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How nerve blocks and nerve sheath catheters work

​​​​​​​​​​​​​​​​​​​​​​​​​​​​​​​​​​​​​​​​​​​​​​​​​​​​​​​​​​​​​​​​​​​​​​​​​​​Nerve blocks and nerve sheath catheters offer a means to control post-operative pain.​

As part of the recovery following your upcoming surgery, you will use a peripheral nerve block catheter and infusion pump to help reduce pain. A nerve block can be used for surgery on the shoulder, elbow, forearm, wrist, hand, fingers, knee, leg, ankle, or foot.

This program will help you understand a nerve block, the catheter and the infusion pump.

​How it Works

A nerve block uses a local anesthetic to numb a specific area of the body to reduce and control pain following surgery.

Doctors use nerve blocks to help patients feel better faster, recover more quickly and go home sooner.

Specifically, nerve blocks:

Significantly reduce pain after surgery

Decrease the need for pain pills

Lessen side effects of oral pain medication, such as nausea, vomiting, itching, and sleepiness

Provide better rest following surgery

Allow easier participation in physical therapy, if needed, after surgery

It used to be that patients were hospitalized for as long as 5 to 6 days following major joint surgery such as a hip or an artificial knee. Now because the patients get nerve sheath catheters to deliver pain therapy for the affected areas from the joint surgery patients are being engaged in physical therapy on the first postoperative day very successfully.

A catheter connected to a small portable pump can help control your pain for up to 4 days. However the infusion may not relieve all the pain from your procedure.

You may need additional pain medication taken by mouth. Be sure to fill all prescriptions before going home after surgery. Carefully follow the directions for these oral pain medications.

After checking in for your surgery, an anesthesiologist will see you to discuss your nerve block. You will then receive medicine in your I-V to help you relax.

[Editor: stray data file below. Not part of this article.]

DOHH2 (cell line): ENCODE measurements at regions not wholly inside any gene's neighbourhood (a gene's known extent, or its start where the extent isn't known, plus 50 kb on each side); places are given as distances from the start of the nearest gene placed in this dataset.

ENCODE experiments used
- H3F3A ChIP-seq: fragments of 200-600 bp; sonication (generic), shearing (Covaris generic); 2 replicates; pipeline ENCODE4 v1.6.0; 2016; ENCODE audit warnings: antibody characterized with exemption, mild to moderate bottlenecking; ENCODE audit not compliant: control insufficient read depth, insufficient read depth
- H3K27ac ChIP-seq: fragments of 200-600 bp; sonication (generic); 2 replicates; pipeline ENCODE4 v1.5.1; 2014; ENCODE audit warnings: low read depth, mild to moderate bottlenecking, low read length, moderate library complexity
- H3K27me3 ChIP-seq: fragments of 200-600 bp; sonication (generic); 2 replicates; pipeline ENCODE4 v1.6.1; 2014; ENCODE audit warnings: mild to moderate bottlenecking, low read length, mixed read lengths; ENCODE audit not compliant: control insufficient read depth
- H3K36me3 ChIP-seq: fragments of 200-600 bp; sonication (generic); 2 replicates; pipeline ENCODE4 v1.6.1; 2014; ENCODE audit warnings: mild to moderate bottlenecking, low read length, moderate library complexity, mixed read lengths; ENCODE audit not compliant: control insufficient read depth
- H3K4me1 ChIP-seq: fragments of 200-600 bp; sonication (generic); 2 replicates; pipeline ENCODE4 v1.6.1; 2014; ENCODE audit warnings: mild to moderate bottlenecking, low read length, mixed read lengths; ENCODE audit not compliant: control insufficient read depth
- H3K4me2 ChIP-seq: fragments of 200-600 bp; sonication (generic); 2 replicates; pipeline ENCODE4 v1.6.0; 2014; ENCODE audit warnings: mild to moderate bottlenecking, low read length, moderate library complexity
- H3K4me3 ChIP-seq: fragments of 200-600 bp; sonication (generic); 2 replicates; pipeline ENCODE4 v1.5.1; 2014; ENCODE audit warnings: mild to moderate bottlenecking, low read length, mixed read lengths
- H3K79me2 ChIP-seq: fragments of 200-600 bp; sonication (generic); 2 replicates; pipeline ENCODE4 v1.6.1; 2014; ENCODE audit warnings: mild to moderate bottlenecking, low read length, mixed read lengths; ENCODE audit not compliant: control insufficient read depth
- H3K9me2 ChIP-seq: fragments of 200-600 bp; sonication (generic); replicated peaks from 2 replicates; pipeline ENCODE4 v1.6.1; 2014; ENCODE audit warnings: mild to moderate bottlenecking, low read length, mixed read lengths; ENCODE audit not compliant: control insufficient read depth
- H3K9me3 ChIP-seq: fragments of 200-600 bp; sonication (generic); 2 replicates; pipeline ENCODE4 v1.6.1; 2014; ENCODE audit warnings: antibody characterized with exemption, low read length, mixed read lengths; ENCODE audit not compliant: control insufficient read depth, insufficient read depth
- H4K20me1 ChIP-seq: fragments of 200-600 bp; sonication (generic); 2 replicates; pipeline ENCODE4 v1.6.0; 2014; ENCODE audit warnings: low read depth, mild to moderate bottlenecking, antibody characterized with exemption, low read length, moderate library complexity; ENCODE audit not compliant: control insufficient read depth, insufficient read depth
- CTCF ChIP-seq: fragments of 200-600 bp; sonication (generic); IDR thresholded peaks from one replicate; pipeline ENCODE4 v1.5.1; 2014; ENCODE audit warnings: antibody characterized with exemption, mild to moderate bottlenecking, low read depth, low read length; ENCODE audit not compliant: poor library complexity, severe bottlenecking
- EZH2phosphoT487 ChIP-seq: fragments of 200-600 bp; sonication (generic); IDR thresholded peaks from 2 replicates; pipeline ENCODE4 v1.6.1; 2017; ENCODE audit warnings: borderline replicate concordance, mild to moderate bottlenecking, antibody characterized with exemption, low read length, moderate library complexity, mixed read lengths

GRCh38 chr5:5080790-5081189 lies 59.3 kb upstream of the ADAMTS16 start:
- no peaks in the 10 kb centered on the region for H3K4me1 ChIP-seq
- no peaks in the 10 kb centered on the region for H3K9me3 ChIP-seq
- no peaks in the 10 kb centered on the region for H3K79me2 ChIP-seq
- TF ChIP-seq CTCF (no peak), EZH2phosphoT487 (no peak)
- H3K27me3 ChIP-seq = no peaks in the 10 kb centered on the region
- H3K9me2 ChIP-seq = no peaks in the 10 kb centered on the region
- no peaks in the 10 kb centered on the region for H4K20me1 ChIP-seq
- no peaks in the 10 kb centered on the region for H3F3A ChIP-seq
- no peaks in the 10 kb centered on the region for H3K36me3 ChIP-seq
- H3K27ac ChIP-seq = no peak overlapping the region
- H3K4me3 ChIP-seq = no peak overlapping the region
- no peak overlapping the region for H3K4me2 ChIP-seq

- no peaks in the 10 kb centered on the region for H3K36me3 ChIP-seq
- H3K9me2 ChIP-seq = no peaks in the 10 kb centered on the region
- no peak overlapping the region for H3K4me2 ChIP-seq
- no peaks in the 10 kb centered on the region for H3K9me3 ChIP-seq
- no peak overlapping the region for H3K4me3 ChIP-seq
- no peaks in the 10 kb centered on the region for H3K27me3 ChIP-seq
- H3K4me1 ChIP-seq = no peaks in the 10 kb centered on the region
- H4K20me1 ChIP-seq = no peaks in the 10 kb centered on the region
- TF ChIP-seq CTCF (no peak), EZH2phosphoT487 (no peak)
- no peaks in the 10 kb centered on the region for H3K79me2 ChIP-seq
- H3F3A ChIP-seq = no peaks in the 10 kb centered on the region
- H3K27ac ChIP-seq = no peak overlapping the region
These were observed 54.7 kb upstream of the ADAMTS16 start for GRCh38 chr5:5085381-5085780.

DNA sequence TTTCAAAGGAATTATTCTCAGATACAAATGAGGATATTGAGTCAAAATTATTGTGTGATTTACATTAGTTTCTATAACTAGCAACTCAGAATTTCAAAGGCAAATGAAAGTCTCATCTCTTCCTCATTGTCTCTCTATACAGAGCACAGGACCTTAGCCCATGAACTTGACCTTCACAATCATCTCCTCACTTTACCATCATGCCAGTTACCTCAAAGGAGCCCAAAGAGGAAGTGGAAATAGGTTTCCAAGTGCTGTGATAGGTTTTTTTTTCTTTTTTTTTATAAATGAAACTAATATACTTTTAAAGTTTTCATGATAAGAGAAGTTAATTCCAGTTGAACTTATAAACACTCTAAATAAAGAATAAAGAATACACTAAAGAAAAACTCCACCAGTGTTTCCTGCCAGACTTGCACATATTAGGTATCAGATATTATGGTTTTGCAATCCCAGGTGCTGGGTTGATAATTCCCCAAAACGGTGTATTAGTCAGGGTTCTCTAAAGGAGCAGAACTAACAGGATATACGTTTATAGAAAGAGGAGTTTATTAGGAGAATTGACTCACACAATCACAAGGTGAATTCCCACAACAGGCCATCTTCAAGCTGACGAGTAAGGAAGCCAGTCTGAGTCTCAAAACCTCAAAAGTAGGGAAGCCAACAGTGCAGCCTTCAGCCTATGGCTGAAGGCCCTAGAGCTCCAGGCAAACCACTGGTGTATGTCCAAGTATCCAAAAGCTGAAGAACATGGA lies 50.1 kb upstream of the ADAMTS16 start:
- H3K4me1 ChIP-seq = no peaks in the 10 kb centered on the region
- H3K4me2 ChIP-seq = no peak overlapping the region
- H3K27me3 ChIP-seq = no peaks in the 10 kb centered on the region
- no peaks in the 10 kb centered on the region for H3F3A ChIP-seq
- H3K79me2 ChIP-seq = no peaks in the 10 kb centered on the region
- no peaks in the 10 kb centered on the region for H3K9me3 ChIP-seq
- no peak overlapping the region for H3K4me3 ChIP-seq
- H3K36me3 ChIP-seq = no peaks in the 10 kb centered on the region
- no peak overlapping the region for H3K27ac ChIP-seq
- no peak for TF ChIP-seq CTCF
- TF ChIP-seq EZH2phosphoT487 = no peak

The procedure starts with the anesthesiologist numbing the skin with a local anesthetic. Then the anesthesiologist inserts a stimulating needle and uses a small hand-held machine called a nerve stimulator. This machine sends a low-level electrical pulse below your skin to help pinpoint the exact location of the nerve. The signal causes a painless muscle twitch and possibly a tingling sensation. The anesthesiologist may also use a small ultrasound machine.

Next, the anesthesiologist gently threads a small catheter about the size of angel hair spaghetti or a heavy piece of fishing line through the needle. The catheter stays in place and the needle is removed. A dressing covers the catheter.

Before you go home, the nurse will connect the catheter to a small pump about the size of a baby bottle. When the pump is connected, the balloon inside the pump is full of medication and the plunger is all the way to the top. As the medication infuses, the balloon inside the pump shrinks and the plunger goes down. You may not be able to see the balloon shrinking for a day or more. The pump is empty when the balloon is completely deflated and the plunger is about halfway down and resting on its shelf.

The medication in the pump will produce some numbness in the area of the body supplied by the nerves. Because of the numbness, you could injure your arm, hand, leg or foot without realizing it. You may have to wear a sling or brace, use crutches or other assistive devices while using the nerve block. Carefully protect these areas from any injury including heat, pressure, chemicals, or other objects while using the local anesthetic nerve block infusion.

The medication in the pump will also cause some muscle weakness in the arm, hand, leg, or foot. During the nerve block infusion, don't try to use the limb with the blocked nerves as you normally would. Also, you shouldn't try to bear weight on a blocked leg or use a blocked arm to support yourself.

Risks and Side Effects